It’s no secret that an incredible amount of blood, sweat, and tears go into rolling out new ETFs. From research, to back-testing, index selection/construction, methodology formulations, navigating regulatory frameworks, and much, much more, ETF issuers invest (pun intended) an incredible amount of effort in ensuring their products find success in gathering assets once they’re launched. But bound up in this immense effort comes a certain attachment to the product; it can become incredibly difficult—if not impossible—for issuers to take a step back from an ETF to objectively evaluate its strengths and weaknesses, its idiosyncrasies and drawbacks.
See also The Biggest Mistakes to Avoid on Launch Day
Mind Your Bias
It’s precisely this blindness to your own product’s potential drawbacks in the eyes of investors that can hinder the creation of an effective marketing plan. So, what’s to be done? In order to plan and execute an effective marketing campaign, you need to be cognizant of your product’s imperfections, which means gaining a more objective perspective. Without the aid of a third party that can dispassionately assess your ETF’s flaws, it can be incredibly difficult to view your products “at arm’s length,” but there is an unorthodox solution to this issue: adopt an extreme position.
In other words, pretend, just for a few hours, that you hate your ETF. Seek out the holes in the ETF’s strategy, in its composition, its logic, the role you imagine it playing within a portfolio. Any weakness or drawback you can think of, write it down. This harsh approach to your own products may seem unnecessary or extreme, but it can be very useful in putting together an effective marketing campaign. These “holes” and imperfections will be your ammunition for tightening up your marketing language and roll-out strategy.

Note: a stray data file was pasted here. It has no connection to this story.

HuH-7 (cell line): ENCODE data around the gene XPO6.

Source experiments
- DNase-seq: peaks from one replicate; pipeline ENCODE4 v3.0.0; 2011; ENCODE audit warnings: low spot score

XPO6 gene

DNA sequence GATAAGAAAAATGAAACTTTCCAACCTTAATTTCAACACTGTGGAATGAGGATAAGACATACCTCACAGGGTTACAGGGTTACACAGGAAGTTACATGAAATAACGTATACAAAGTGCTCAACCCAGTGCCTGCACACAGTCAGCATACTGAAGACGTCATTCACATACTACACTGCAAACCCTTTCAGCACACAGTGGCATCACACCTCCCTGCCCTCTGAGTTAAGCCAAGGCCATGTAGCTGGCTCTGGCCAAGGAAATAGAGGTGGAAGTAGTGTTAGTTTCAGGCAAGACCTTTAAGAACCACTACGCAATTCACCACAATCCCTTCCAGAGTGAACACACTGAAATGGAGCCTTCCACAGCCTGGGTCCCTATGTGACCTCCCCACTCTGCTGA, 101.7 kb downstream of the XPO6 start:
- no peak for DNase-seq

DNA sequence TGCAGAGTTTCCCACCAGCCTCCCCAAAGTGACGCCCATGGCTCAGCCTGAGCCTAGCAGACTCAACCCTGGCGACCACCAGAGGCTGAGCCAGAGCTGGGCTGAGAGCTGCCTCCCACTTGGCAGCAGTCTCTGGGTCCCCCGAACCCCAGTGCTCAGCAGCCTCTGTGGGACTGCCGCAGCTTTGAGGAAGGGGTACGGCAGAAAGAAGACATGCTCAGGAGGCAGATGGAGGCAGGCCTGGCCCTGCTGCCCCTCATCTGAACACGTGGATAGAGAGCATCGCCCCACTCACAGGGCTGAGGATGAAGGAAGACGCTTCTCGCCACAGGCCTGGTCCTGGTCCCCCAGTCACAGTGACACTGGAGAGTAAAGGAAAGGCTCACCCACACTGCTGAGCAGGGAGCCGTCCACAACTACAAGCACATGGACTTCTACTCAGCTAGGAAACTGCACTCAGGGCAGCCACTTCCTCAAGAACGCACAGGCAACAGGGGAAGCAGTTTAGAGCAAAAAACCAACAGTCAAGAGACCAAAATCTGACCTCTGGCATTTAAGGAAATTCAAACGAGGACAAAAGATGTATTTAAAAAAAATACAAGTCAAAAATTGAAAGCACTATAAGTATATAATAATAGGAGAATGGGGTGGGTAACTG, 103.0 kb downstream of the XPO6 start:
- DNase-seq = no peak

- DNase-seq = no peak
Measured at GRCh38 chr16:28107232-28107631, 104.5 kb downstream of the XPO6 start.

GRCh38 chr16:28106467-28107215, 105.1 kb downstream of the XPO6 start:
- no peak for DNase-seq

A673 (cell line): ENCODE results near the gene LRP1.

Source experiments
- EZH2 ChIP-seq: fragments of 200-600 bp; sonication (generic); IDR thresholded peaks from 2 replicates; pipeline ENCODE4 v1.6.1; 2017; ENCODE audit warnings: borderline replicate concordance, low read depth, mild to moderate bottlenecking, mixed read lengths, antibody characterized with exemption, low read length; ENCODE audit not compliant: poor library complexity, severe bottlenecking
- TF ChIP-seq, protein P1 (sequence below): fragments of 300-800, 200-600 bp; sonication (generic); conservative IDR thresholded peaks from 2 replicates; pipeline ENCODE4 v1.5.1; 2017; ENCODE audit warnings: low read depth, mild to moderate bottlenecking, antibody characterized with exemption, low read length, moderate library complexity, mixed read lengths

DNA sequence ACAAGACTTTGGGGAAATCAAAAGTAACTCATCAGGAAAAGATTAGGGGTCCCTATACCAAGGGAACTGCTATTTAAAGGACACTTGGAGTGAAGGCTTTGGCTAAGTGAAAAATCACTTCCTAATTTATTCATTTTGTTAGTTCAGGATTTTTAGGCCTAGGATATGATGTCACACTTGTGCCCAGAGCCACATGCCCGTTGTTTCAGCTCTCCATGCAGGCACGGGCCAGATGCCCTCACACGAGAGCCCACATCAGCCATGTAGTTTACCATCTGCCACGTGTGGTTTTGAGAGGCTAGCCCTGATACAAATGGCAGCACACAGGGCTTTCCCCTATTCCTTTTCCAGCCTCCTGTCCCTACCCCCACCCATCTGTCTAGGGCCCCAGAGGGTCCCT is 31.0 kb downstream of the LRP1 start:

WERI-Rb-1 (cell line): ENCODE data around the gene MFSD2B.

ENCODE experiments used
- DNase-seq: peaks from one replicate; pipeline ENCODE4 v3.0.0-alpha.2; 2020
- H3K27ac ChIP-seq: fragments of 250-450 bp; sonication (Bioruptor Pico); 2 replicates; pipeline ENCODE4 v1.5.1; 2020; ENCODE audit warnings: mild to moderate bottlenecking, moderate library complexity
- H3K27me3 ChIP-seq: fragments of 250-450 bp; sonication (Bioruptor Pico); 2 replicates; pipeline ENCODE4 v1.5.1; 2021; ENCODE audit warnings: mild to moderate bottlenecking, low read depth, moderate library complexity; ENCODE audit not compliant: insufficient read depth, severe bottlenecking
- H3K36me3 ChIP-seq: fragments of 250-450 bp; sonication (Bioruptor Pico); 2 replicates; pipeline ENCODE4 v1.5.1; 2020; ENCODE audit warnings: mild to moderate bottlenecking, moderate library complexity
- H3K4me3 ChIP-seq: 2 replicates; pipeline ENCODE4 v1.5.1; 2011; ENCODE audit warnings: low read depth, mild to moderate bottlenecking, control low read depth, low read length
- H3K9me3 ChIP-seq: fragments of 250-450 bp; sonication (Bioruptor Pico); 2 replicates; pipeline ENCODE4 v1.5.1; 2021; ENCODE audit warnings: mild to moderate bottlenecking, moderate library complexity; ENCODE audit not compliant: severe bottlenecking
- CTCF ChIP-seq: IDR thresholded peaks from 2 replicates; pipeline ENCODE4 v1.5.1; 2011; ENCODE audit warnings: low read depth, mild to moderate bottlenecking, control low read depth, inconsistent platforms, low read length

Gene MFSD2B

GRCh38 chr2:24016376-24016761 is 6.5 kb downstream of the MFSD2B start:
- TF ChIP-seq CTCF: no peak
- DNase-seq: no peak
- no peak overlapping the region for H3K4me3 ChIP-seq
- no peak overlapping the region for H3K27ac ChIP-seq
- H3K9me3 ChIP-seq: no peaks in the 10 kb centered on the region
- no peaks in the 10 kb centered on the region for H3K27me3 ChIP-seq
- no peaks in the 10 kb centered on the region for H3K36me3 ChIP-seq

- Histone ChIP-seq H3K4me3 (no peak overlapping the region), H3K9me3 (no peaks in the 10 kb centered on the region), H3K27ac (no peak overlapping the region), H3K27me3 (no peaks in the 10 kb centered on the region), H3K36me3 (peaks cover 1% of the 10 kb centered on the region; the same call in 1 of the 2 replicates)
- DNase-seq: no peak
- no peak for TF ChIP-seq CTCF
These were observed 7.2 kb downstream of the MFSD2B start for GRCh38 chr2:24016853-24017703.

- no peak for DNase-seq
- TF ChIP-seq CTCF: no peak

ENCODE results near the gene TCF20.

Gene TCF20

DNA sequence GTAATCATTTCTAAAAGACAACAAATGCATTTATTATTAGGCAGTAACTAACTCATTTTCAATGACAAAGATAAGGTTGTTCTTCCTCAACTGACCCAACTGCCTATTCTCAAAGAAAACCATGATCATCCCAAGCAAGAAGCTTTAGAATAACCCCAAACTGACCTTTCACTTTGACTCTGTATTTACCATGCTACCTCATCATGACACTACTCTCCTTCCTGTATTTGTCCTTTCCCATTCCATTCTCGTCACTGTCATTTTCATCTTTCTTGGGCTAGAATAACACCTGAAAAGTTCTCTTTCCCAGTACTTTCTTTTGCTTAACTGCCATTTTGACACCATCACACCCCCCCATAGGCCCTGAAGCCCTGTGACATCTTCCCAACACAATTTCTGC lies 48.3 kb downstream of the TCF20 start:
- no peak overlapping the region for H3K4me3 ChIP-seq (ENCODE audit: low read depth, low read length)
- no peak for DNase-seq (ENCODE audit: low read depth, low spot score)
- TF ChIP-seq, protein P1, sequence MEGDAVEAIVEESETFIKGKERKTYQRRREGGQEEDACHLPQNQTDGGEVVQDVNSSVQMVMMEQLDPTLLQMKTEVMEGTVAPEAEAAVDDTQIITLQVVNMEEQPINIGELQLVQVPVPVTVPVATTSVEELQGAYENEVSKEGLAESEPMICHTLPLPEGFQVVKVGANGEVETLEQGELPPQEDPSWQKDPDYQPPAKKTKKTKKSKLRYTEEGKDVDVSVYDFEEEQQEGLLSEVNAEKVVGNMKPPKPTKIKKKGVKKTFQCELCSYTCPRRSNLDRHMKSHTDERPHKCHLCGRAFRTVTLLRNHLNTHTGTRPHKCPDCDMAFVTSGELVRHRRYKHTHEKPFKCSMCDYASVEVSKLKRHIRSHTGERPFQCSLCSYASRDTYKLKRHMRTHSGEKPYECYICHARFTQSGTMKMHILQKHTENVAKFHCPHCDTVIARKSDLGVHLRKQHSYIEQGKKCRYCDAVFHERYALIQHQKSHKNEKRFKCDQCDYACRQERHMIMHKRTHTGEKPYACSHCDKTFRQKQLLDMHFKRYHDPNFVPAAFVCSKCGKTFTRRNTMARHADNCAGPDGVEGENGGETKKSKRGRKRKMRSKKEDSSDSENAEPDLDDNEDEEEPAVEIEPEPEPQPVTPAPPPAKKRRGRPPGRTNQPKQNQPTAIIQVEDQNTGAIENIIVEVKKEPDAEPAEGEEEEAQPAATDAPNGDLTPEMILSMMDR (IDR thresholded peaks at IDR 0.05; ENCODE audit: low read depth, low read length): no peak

By taking a closer look at—and focusing exclusively on—your ETF’s weaknesses, you’ll be able to anticipate prospective investors’ potential objections or skepticism, enabling the production of marketing campaigns and investor education materials that communicate your ETF’s value propositions in a way that is relatable, effective, and impactful to even the most skeptical audiences. If you can overcome the skepticism and resistance of an imaginary investor that “hates” your product, then it should be easier still to communicate your fund’s value proposition to more receptive audiences.
The Bottom Line
“Hating” your own ETF: it may seem like an extreme approach to marketing, and it may be especially unpleasant if you have been intimately involved in the planning process of the ETF in question; but it can be an extremely effective way to probe the weak points of your ETF, especially in terms of messaging and investor education.